Oklahoma Attorney General Scott Pruitt filed another suit against the Environmental Protection Agency on Wednesday. This time he’s going after the federal Clean Power Plan to cut carbon emissions at coal plants, as BloombergBusiness’ Andrew M. Harris reports:
The U.S. Supreme Court ruled Monday that the Environmental Protection Agency made a mistake when it told electric power plants to reduce mercury emissions. The high court says the EPA should first have considered how much it would cost power plants to do that.
The decision comes too late for most power companies, but it could affect future EPA regulations.
Mercury in the air is a health risk. When you burn coal or oil, you create airborne mercury that can end up in fish we eat and cause serious health problems.
The Supreme court has ruled against an Obama administration effort to limit toxic mercury emissions from power plants, saying the costs of compliance should be taken into account at the very earliest stages of the regulatory process.
The Obama administration announced new rules today that would require tighter emissions guidelines for medium and heavy-duty trucks in an effort to reduce greenhouse gases.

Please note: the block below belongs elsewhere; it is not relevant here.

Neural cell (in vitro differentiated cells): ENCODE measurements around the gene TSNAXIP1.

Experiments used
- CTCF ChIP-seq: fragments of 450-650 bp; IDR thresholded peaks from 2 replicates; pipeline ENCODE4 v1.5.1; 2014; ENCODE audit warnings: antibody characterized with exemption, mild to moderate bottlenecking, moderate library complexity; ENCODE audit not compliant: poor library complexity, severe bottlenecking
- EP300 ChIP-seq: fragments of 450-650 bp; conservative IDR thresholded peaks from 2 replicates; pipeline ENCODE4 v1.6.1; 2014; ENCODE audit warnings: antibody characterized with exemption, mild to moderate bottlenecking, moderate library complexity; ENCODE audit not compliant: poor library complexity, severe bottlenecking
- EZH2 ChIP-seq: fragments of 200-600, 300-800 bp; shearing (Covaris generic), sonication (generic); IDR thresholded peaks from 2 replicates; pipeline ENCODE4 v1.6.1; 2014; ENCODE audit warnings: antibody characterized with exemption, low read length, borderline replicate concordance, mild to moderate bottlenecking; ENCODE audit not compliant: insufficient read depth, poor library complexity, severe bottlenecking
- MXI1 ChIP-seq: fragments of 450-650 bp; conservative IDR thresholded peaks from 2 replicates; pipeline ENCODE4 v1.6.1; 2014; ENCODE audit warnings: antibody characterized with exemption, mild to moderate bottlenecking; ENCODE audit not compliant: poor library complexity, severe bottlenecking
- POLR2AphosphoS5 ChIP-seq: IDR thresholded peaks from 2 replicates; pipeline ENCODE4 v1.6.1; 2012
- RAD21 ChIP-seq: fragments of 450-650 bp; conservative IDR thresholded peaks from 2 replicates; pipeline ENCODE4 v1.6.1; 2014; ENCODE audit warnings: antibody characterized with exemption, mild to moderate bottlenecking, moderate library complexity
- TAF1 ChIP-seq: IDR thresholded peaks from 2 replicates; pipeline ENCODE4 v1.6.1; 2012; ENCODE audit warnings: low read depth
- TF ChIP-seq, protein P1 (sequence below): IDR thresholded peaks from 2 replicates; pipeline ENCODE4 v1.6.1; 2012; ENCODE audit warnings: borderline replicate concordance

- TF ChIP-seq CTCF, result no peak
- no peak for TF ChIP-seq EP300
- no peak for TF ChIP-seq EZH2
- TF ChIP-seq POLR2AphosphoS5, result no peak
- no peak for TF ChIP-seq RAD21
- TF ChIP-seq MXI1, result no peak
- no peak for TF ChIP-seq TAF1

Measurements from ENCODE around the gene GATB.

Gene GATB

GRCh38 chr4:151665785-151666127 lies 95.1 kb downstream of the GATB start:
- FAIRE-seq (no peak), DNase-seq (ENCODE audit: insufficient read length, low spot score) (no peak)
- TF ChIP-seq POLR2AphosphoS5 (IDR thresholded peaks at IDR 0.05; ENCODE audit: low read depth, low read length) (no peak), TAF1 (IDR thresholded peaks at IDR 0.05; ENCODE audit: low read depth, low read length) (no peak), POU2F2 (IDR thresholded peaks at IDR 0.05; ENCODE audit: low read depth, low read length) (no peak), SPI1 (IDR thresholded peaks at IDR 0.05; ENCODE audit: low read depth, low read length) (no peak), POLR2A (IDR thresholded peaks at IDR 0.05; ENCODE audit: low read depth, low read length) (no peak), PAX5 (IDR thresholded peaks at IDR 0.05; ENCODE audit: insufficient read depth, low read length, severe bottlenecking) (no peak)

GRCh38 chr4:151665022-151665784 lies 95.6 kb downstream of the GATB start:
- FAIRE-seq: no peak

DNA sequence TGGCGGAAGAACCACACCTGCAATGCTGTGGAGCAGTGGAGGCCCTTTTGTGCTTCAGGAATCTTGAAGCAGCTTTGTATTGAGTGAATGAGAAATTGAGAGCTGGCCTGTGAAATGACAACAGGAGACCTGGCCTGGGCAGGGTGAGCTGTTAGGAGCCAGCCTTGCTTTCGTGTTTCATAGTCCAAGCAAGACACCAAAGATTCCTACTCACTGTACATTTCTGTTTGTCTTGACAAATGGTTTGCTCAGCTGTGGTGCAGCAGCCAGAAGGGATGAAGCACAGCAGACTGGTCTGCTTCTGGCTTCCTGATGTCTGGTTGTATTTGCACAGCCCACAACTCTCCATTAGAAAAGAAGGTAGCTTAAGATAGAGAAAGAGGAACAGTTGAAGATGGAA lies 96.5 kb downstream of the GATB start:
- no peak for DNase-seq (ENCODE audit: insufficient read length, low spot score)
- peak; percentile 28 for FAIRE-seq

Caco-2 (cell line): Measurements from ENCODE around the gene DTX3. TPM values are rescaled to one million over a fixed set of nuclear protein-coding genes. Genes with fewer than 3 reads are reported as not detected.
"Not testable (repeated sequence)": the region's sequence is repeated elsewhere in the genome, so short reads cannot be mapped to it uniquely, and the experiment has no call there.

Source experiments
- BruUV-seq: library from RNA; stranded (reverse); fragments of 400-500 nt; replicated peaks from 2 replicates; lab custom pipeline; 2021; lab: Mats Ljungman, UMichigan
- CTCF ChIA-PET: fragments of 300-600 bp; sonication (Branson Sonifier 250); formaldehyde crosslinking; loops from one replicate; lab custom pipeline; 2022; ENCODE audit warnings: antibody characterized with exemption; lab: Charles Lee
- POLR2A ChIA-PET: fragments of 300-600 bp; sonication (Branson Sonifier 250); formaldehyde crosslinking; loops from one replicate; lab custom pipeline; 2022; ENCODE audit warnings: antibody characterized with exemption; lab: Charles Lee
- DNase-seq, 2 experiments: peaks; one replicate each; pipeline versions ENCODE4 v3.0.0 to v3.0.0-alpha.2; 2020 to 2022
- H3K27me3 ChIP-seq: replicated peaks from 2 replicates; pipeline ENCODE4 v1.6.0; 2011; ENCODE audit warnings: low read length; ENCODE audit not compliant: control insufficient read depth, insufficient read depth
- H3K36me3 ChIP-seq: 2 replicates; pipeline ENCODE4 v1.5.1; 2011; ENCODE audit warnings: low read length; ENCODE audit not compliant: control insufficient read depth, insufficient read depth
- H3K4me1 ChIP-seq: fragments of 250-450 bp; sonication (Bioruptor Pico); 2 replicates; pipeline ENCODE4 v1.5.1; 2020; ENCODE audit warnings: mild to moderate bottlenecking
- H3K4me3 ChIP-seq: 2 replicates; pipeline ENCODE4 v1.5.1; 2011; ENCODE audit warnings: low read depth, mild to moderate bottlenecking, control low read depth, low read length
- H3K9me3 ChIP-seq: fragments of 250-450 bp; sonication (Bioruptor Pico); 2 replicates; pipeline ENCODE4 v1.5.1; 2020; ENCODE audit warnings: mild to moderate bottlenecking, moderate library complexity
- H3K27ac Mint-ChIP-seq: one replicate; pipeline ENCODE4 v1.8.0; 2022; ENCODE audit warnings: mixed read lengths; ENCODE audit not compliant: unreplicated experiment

The rules, proposed by the Environmental Protection Agency and the Department of Transportation's National Highway Traffic Safety Administration (NHTSA), were expected to cut carbon dioxide emissions from trucks and vans by one-quarter by the year 2027.
The proposed standards affect semi-trucks, large pickup trucks and vans, buses and work trucks and cover model years 2021-2027, officials said.
The Obama administration announced new clean water rules Wednesday that it says will protect sources of drinking water for 117 million Americans, rules welcomed by environmental groups, but bitterly opposed by congressional Republicans and farm state democrats.
The rules clarify which waterways fall under the Clean Water Act.
A rare joint Congressional hearing in Washington Wednesday took up the issue of ‘Waters of the United States,’ the EPA’s attempt to more clearly define which bodies of water qualify for federal protection under the Clean Water Act.
As StateImpact’s Logan Layden reports, Republicans at the hearing — including Oklahoma’s senior senator and state attorney general — are convinced the move is a vast overreach of the EPA’s power that will place everything from ditches to farm ponds under government control.
Administrator Gina McCarthy explained the EPA’s action as a benign clarification of existing rules meant to reduce confusion for farmers and ranchers, not further burden them. Senator Jim Inhofe wasn’t buying it.